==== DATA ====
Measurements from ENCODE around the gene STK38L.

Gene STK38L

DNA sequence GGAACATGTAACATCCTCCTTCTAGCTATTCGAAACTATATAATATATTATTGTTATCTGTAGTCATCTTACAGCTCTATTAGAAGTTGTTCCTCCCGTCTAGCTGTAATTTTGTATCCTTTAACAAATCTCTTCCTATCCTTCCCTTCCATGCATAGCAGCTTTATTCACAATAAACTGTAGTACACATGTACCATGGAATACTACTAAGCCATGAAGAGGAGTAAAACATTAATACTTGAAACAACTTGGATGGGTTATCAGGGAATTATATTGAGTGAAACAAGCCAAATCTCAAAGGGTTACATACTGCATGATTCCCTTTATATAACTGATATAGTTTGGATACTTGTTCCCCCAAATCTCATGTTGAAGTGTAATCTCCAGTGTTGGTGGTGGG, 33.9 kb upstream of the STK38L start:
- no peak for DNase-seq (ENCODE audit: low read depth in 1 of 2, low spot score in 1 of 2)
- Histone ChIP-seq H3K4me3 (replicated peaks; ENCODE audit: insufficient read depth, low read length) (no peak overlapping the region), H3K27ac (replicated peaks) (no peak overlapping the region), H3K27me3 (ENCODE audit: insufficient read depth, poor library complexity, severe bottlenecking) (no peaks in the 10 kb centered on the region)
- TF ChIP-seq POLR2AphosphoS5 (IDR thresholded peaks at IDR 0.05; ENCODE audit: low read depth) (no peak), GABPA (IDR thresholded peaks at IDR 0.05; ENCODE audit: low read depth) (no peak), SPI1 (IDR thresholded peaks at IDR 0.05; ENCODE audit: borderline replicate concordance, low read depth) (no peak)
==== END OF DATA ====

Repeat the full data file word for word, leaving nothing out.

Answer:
Measurements from ENCODE around the gene STK38L.

Gene STK38L

DNA sequence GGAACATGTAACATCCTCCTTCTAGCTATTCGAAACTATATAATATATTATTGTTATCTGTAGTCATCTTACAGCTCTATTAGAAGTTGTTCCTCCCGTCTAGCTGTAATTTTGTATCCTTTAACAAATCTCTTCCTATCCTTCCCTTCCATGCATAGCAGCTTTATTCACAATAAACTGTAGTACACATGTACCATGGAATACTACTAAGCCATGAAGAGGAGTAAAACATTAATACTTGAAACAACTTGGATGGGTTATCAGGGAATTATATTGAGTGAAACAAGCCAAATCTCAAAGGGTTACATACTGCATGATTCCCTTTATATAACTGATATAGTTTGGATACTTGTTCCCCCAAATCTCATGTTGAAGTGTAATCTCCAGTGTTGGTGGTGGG, 33.9 kb upstream of the STK38L start:
- no peak for DNase-seq (ENCODE audit: low read depth in 1 of 2, low spot score in 1 of 2)
- Histone ChIP-seq H3K4me3 (replicated peaks; ENCODE audit: insufficient read depth, low read length) (no peak overlapping the region), H3K27ac (replicated peaks) (no peak overlapping the region), H3K27me3 (ENCODE audit: insufficient read depth, poor library complexity, severe bottlenecking) (no peaks in the 10 kb centered on the region)
- TF ChIP-seq POLR2AphosphoS5 (IDR thresholded peaks at IDR 0.05; ENCODE audit: low read depth) (no peak), GABPA (IDR thresholded peaks at IDR 0.05; ENCODE audit: low read depth) (no peak), SPI1 (IDR thresholded peaks at IDR 0.05; ENCODE audit: borderline replicate concordance, low read depth) (no peak)